Miguel Cabrera hit two home runs for the Detroit Tigers on Saturday, though he needed video review from the umpires before they confirmed the second blast. Whatever. Miguel Cabrera is supposed to hit home runs, after all. That's what everyone expected even before the Tigers signed Prince Fielder and they started going back to back.
Besides, the best Cabrera replay of the day against the Boston Red Sox was a diving catch to his left on a line drive by Jarrod Saltalamacchia in the fifth inning. Fans at Comerica Park let out a big "whoa!" and gave Cabrera an equally large ovation.
That makes two very good plays in as many games at third base for Cabrera, who also made a stumbling, tumbling, yet slightly athletic grab of a pop-up on opening day. Big ovation for that one as well. The last time anyone was paying attention to him on defense, Cabrera was taking a bad-hop off his face and bleeding his own blood everywhere during spring training. It could have happened to anybody, but it was a symbolic moment for anyone worried about him playing third.
But, as the Associated Press quotes Cabrera, he was proud of his play against Boston:
"That was a nice play. Did you see that?" Cabrera said. "Everybody was surprised."
Well, kind of, yeah.
During the Tigers' disastrous 2008 season, Cabrera's first in Detroit, he led the league in home runs and total bases. But it took manager Jim Leyland less than three weeks to take Cabrera off third base and move him over to first. He was too out of shape and not athletic enough (those are different things) to hack it over there.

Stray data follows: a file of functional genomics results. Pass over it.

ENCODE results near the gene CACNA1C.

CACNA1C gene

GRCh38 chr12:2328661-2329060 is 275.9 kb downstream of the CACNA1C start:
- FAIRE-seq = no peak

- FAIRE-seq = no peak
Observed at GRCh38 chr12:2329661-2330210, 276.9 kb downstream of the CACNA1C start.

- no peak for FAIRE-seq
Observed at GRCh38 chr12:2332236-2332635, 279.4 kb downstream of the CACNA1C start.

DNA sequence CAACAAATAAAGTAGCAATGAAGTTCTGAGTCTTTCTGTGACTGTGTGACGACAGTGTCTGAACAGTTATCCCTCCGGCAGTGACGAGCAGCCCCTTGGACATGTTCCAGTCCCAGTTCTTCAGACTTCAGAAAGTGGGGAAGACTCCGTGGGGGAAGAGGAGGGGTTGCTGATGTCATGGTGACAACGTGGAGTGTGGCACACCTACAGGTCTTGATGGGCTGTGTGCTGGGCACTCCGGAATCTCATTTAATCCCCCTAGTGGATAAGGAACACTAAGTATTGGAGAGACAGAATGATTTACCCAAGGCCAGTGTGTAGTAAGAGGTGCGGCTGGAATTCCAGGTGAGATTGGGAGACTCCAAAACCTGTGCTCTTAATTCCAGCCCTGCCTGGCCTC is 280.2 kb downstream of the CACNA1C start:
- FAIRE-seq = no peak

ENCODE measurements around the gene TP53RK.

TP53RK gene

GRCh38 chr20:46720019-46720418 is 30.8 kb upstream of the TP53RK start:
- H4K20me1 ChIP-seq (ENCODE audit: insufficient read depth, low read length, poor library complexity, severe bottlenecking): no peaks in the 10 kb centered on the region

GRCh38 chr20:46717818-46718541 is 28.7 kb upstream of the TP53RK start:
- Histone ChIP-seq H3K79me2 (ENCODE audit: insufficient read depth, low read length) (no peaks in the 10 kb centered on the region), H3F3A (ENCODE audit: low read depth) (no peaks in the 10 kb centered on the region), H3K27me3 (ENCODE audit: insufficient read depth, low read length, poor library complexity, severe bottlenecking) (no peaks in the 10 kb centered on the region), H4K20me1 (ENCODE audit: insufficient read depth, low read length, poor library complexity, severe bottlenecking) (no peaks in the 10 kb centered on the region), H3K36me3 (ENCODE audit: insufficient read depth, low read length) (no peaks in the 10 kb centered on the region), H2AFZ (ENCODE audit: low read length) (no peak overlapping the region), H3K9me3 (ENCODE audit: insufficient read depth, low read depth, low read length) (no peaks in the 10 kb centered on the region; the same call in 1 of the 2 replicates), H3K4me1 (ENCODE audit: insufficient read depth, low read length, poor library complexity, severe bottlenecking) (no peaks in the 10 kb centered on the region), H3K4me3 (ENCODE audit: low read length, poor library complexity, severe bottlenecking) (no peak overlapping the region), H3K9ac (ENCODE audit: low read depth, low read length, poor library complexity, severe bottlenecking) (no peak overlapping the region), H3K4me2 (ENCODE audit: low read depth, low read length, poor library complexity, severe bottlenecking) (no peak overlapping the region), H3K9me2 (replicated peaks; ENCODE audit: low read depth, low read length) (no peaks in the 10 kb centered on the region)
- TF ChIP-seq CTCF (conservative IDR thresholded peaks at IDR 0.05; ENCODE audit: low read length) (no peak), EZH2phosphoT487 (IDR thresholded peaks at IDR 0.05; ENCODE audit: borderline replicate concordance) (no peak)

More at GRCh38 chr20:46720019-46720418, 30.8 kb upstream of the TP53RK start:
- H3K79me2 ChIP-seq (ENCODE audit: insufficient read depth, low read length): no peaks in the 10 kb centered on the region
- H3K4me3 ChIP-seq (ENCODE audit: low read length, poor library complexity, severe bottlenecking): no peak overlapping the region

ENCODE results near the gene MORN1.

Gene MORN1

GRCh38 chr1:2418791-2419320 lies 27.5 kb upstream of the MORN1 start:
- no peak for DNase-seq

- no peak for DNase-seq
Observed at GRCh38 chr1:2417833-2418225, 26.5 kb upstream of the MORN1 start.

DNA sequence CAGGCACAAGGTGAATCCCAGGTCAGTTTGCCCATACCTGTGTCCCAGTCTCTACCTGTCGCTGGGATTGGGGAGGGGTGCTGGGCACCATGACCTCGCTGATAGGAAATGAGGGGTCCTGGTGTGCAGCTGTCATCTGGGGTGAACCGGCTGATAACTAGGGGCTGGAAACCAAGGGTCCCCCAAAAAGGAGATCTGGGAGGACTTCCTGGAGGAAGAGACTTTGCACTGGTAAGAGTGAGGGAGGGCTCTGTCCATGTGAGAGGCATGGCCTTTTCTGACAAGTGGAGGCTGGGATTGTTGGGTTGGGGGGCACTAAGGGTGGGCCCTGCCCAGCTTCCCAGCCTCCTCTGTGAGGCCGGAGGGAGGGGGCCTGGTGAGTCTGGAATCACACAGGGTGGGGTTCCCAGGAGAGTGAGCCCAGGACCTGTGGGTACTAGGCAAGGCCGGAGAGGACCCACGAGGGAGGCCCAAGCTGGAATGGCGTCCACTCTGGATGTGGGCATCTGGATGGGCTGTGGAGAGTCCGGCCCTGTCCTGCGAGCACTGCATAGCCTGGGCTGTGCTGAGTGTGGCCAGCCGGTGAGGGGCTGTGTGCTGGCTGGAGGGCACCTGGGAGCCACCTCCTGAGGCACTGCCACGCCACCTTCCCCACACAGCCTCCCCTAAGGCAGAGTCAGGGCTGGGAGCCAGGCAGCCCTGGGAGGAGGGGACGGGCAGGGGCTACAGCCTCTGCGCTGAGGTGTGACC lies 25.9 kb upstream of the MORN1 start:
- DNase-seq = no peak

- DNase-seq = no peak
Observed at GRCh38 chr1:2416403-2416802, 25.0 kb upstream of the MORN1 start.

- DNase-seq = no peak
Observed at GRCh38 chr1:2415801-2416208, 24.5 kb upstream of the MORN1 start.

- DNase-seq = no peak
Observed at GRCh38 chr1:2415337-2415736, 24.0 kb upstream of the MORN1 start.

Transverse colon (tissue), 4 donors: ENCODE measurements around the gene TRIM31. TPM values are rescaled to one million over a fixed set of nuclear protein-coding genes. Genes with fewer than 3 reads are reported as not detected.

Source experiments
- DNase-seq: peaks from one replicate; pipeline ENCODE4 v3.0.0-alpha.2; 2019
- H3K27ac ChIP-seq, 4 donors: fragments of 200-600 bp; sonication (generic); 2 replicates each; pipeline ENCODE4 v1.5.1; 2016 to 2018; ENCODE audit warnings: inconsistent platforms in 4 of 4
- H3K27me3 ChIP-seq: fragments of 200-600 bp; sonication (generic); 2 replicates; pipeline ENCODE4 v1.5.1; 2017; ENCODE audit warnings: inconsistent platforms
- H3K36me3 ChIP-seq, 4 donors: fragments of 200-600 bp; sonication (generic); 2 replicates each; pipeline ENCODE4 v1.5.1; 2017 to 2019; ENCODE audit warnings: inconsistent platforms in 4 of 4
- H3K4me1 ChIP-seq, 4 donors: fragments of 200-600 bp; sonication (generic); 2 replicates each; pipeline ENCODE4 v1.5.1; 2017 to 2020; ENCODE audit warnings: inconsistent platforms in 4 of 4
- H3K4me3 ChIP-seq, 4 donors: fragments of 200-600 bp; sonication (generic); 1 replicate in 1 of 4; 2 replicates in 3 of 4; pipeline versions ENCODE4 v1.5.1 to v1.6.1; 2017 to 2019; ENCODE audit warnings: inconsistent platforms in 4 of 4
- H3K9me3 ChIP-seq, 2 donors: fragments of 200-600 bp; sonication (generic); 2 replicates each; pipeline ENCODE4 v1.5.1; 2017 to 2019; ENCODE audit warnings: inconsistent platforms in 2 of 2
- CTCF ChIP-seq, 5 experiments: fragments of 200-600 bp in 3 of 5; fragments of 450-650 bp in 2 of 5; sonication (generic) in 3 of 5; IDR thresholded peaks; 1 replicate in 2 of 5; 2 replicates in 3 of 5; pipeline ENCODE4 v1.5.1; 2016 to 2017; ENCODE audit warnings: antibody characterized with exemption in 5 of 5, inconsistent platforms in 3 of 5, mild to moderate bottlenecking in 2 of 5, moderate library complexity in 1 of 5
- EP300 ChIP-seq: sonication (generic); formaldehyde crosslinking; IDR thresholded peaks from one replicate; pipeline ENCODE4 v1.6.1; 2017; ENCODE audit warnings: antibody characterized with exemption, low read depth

Most fans know what happened this past offseason, when the Tigers signed Fielder and Leyland announced that Cabrera would be his third baseman again. But if Cabrera couldn't handle it at 25 years old, how is he supposed to do it when he's about to turn 29?
Well, he worked hard in the offseason to drop pounds and reawaken some of his ability at third. It's been a long time, but Cabrera came up through the Florida Marlins system as a shortstop, though he never played there (and wasn't going to) in the majors. The point is: There's an athlete in there, somewhere.
There's still plenty of reason to be skeptical about Cabrera playing well at third for a full season. He's also made an error already. But so far (small sample size) so good. Fielder, who has been appreciative of Cabrera making the move, got a kick out of the fans' reaction to Cabrera's "D." As the Detroit Free Press quoted him:
"It was awesome -- I love it," Fielder said of that ovation for Cabrera. "Every time he makes a good play, they should do that. At least I am."